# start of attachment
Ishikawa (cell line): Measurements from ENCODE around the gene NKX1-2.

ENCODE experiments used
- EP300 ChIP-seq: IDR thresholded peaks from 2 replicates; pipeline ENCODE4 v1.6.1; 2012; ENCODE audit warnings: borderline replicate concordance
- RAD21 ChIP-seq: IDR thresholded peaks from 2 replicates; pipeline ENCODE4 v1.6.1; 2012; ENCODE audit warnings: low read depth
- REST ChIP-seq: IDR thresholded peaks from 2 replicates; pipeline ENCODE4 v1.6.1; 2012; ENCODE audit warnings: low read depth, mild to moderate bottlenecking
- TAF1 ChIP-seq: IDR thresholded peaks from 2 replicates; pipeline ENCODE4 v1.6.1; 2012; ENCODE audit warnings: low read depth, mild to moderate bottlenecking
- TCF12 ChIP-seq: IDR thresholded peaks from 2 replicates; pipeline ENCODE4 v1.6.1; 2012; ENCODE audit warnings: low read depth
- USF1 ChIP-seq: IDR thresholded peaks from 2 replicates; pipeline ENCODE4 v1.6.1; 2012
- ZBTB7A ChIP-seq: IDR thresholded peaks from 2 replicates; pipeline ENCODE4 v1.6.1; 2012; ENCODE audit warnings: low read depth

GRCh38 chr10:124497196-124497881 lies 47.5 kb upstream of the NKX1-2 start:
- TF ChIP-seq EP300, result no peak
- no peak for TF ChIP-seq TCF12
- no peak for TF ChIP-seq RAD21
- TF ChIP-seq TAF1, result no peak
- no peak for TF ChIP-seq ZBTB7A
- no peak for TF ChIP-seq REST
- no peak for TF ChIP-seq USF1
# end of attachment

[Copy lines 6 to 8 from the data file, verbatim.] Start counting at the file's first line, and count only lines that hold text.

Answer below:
- TAF1 ChIP-seq: IDR thresholded peaks from 2 replicates; pipeline ENCODE4 v1.6.1; 2012; ENCODE audit warnings: low read depth, mild to moderate bottlenecking
- TCF12 ChIP-seq: IDR thresholded peaks from 2 replicates; pipeline ENCODE4 v1.6.1; 2012; ENCODE audit warnings: low read depth
- USF1 ChIP-seq: IDR thresholded peaks from 2 replicates; pipeline ENCODE4 v1.6.1; 2012